Thank you Lost Memory. Looks like we have another mystery theatre if the ebay shot is really a Manhattan location.

Al Alvarez
Al Alvarez on July 13, 2006 at 1:13 pm

Is this the old Houston Hippodrome?

View link

hardbop
hardbop on April 26, 2006 at 8:31 am

I actually was sent six passes by Landmark (Damien) so it paid off. At $10.75 a movie that is a nice perk.

One quibble, Landmark certainly doesn’t empower its employees to make decisions. I used two this weekend, one Saturday and the other Sunday. I get there Saturday and the ticket taker/cashier/snack bar attendant (they multi-task at Landmark I guess) had “to ask her manager” before she could accept the pass.“ Sunday, the ticket taker/cashier/snack bar attendant said she "had to ask the manager” about my pass and then I had to sign my name to a form before I got my ticket. I felt like a criminal.

WilliamMurray
WilliamMurray on February 25, 2006 at 9:56 am

Having worked for Damien and The Sunshine Cinema back in 2001, I have the utmost respect for them and the Landmark Organization for getting it right in a niche market all across the country. They, like many other service oriented businesses, are constantly looking for the right people for the right position at a reasonable wage. NYC is a tough town to keep staff content, hospitable and productive. Technology is making things a little less personal in the theatre industry, and that is not to be taken lightly. One communicative floor person or one friendly snack bar attendant is worth more than three ineffective employees, so numbers don’t count. If technology is going to streamline operations and cut costs, so be it. Otherwise, the Sunshine may go back to being a four level warehouse for door parts.

ArchStanton007
ArchStanton007 on February 21, 2006 at 9:12 am

Nice that they resonded back to you…

Anytime I wrote to crappy Clearview Cinemas ( worst chain in Westchester County) a reply never came. And I had written to offer suggestions as opposed to criticisms, but still to no avail.
Yesterday I walked by Central Plaza Cinema, Yonkers and noticed paint stains on the poster cases that have been there ( not kidding) for at least one year. No point in saying anything, just thought about how wonderful a place it was under General Cinema.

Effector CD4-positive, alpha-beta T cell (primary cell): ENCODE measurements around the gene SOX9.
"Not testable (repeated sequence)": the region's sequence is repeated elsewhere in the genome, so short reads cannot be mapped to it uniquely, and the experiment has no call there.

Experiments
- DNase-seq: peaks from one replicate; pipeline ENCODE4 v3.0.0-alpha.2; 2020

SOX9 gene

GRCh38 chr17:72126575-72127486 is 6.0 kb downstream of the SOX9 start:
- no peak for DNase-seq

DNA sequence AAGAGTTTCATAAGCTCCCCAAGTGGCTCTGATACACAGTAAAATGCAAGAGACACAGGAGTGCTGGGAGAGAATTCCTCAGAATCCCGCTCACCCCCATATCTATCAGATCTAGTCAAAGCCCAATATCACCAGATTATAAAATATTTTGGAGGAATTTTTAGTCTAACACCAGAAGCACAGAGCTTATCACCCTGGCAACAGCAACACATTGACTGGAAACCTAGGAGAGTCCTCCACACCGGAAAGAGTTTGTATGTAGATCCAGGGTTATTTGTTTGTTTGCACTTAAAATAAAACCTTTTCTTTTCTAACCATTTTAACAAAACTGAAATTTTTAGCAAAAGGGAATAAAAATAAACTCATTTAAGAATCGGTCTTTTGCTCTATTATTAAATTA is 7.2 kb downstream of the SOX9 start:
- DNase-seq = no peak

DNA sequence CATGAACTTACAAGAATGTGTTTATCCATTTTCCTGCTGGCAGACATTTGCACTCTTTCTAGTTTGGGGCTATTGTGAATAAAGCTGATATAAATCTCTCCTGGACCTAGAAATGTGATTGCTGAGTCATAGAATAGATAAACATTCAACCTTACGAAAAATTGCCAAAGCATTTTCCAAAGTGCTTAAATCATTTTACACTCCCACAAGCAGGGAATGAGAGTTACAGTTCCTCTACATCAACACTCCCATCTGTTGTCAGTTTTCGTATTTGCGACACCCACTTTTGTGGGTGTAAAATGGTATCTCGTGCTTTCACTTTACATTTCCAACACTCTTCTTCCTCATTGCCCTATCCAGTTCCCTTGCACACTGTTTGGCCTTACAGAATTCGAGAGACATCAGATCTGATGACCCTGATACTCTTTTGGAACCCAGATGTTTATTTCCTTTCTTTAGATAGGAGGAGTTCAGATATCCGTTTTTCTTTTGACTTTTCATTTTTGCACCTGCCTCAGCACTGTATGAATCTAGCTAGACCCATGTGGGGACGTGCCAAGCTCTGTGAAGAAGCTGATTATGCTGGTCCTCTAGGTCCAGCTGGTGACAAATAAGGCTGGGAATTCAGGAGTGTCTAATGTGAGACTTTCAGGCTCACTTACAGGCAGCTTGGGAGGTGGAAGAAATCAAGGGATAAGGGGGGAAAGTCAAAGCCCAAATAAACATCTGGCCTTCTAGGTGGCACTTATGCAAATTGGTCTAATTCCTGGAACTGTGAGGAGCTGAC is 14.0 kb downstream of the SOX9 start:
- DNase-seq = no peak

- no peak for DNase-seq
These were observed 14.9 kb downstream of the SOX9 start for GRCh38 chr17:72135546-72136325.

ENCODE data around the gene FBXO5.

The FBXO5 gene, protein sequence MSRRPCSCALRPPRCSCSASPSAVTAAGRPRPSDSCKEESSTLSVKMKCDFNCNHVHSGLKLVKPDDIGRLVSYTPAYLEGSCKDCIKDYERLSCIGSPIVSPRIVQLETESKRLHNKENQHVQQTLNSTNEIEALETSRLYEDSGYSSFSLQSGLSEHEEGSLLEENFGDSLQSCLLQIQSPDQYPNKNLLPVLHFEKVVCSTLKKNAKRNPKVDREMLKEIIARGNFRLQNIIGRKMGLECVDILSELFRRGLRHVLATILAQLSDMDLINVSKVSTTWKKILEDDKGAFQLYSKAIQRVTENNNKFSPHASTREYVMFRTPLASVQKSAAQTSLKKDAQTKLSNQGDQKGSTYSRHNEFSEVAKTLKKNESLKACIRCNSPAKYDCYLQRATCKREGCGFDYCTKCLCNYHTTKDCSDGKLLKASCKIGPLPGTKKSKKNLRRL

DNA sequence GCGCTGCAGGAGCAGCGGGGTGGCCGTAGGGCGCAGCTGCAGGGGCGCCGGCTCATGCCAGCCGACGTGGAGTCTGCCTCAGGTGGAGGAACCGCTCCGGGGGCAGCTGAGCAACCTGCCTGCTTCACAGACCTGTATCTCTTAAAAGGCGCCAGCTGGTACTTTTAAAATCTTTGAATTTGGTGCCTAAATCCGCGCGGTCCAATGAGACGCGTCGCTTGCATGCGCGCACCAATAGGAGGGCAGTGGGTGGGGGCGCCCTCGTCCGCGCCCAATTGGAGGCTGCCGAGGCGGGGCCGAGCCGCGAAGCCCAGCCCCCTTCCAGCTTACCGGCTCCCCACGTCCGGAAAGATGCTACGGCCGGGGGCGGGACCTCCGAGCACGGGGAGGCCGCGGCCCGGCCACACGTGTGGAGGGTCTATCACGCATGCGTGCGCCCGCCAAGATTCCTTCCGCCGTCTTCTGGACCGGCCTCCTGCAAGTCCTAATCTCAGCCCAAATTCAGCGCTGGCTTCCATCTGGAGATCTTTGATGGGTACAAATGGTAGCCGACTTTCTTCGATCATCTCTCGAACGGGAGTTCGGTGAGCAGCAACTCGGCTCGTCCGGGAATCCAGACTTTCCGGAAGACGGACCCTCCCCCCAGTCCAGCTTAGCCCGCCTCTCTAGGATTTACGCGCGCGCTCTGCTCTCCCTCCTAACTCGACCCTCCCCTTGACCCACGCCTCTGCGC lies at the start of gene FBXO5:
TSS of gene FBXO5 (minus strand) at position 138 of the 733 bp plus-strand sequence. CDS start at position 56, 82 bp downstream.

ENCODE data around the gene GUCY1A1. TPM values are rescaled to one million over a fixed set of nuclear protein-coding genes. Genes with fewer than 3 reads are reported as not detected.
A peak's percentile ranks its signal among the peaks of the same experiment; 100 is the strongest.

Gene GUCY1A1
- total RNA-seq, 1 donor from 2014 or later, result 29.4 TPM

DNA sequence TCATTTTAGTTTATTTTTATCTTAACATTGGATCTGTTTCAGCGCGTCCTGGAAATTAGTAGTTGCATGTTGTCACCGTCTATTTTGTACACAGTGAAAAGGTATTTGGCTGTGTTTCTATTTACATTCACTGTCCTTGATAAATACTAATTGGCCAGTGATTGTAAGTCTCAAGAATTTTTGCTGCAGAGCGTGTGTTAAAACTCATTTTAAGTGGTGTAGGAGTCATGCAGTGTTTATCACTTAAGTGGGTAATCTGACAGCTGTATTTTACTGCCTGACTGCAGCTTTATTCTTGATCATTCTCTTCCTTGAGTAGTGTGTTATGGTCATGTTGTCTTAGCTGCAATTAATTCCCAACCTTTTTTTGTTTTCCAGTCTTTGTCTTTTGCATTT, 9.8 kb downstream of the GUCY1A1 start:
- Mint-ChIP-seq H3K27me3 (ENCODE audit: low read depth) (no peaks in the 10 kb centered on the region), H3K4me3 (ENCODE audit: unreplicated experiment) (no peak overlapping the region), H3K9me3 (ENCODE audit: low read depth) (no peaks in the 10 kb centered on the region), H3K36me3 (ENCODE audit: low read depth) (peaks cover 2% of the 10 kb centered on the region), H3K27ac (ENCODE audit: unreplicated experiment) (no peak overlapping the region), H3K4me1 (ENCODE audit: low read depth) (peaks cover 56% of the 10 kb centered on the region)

At least Landmark cares…

hardbop
hardbop on February 21, 2006 at 8:46 am

Here is the response from Landmark regarding the experience I had last week. I e-mailed them my complaints. My e-mail was sent to Landmark’s national site and it must have been routed to the Sunshine in NYC. Looks like they are going to “do the right thing.” But until I have the tickets in hand, I’ll reserve judgment. I received a similar response from someone at the Angelika who was all apologetic over a similar projection snafu, but I never received my promised tickets.

Dear Mr. xxxx,

I would like to apologize for your experiences at the Sunshine Cinema last Monday. It is my ongoing endeavor to provide the best movie going experience in the city and I am sorry to have so greatly failed to do so during your visit.

Please allow me to address the issues raised in your email:

  1. The improper positioning of the movie: This weekend, I spoke to the projectionist responsible for the presentation on Monday and she acknowledged both the error, which she’d noticed during the film’s closing credits, and the fact that she’d not waited for the start of the feature to ensure proper presentation quality (she’d left the booth during the trailers to start another film; this is personally my fault due to my inability to reach the theatre after Sunday’s snowfall; had I been there, she wouldn’t have needed to be so rushed). She has been reprimanded for both oversights.

  2. I cannot explain the lack of houselights when you entered the auditorium. Our lighting system is automated and, in this particular case, our projector must have failed to properly detect the “lights up” cue at the conclusion of the previous film. This is not, I can assure you, a common occurrence at the Sunshine.

  3. The failure of the on-duty usher to check the presentation has also been dealt with via disciplinary action.

  4. The theatre’s staffing: Staffing was actually normal for a wintertime Monday afternoon. Since installation of a new computer system a few months back, we’ve made the decision to sell tickets from our concession stand during off-peak periods. This has the benefits of A.) ensuring that patrons such as yourself never need conduct a ticketing transaction in cold/snow/rain/heat and B.) providing visitors to the theatre, who might not otherwise visit our concession stand, the opportunity to be exposed to some of our more eclectic food offerings, such as Japanese Pocky, vegan cookies, and wasabi peas. During peak periods of business, when we can’t accommodate both ticket and concession sales in the lobby, we still utilize our exterior box office. (Also note: The benefits listed are truly the only benefits we’re seeking to derive from this arrangement. We’re still scheduling both box office and concession attendants for these shifts, not just trying to save money on staffing.) (Should you ever encounter just one attendant, in all likelihood that attendant is “covering a break.”)

Again, please allow me apologize for the poor conditions noted in your email and thank you for bringing them to my attention. I take pride in the Sunshine’s reputation for excellence and am disappointed to have tarnished it. I’d like to request that you allow me the opportunity to do better by being my guest during a future visit. If you’d be willing to supply a mailing address, I would love the chance to prove that your last visit was a fluke by supplying you with some V.I.P. Guest Passes. Should you ever have anything you’d like to discuss during a future visit, or just want to say hi, please ask for me by name.

Sincerely,
General Manager
Landmark’s Sunshine Cinema
143 East Houston Street